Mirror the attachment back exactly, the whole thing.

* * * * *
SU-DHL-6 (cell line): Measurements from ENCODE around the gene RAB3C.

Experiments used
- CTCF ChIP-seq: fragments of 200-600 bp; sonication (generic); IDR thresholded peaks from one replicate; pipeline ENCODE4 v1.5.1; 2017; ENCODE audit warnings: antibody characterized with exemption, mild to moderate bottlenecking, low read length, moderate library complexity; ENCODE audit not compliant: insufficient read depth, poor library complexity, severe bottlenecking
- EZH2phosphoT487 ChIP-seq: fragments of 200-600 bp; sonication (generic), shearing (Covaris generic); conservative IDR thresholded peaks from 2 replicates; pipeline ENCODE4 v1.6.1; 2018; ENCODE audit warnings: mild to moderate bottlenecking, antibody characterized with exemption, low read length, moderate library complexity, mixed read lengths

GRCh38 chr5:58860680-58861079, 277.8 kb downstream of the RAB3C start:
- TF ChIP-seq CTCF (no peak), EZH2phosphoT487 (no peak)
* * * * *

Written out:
SU-DHL-6 (cell line): Measurements from ENCODE around the gene RAB3C.

Experiments used
- CTCF ChIP-seq: fragments of 200-600 bp; sonication (generic); IDR thresholded peaks from one replicate; pipeline ENCODE4 v1.5.1; 2017; ENCODE audit warnings: antibody characterized with exemption, mild to moderate bottlenecking, low read length, moderate library complexity; ENCODE audit not compliant: insufficient read depth, poor library complexity, severe bottlenecking
- EZH2phosphoT487 ChIP-seq: fragments of 200-600 bp; sonication (generic), shearing (Covaris generic); conservative IDR thresholded peaks from 2 replicates; pipeline ENCODE4 v1.6.1; 2018; ENCODE audit warnings: mild to moderate bottlenecking, antibody characterized with exemption, low read length, moderate library complexity, mixed read lengths

GRCh38 chr5:58860680-58861079, 277.8 kb downstream of the RAB3C start:
- TF ChIP-seq CTCF (no peak), EZH2phosphoT487 (no peak)